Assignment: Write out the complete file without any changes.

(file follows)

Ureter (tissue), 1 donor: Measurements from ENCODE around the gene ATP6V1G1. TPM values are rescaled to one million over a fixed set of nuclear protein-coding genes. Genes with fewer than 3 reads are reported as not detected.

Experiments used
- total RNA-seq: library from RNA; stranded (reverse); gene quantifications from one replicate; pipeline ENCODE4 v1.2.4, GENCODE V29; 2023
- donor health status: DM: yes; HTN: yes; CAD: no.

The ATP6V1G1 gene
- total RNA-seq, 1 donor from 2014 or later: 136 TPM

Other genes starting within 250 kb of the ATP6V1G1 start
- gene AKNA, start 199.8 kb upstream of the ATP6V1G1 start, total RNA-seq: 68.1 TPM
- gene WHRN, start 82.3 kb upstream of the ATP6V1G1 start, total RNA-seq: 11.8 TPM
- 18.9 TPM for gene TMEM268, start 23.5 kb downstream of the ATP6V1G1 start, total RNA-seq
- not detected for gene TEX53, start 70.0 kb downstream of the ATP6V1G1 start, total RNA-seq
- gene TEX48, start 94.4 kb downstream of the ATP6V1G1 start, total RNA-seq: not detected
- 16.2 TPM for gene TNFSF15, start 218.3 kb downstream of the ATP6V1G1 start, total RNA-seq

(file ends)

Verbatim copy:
Ureter (tissue), 1 donor: Measurements from ENCODE around the gene ATP6V1G1. TPM values are rescaled to one million over a fixed set of nuclear protein-coding genes. Genes with fewer than 3 reads are reported as not detected.

Experiments used
- total RNA-seq: library from RNA; stranded (reverse); gene quantifications from one replicate; pipeline ENCODE4 v1.2.4, GENCODE V29; 2023
- donor health status: DM: yes; HTN: yes; CAD: no.

The ATP6V1G1 gene
- total RNA-seq, 1 donor from 2014 or later: 136 TPM

Other genes starting within 250 kb of the ATP6V1G1 start
- gene AKNA, start 199.8 kb upstream of the ATP6V1G1 start, total RNA-seq: 68.1 TPM
- gene WHRN, start 82.3 kb upstream of the ATP6V1G1 start, total RNA-seq: 11.8 TPM
- 18.9 TPM for gene TMEM268, start 23.5 kb downstream of the ATP6V1G1 start, total RNA-seq
- not detected for gene TEX53, start 70.0 kb downstream of the ATP6V1G1 start, total RNA-seq
- gene TEX48, start 94.4 kb downstream of the ATP6V1G1 start, total RNA-seq: not detected
- 16.2 TPM for gene TNFSF15, start 218.3 kb downstream of the ATP6V1G1 start, total RNA-seq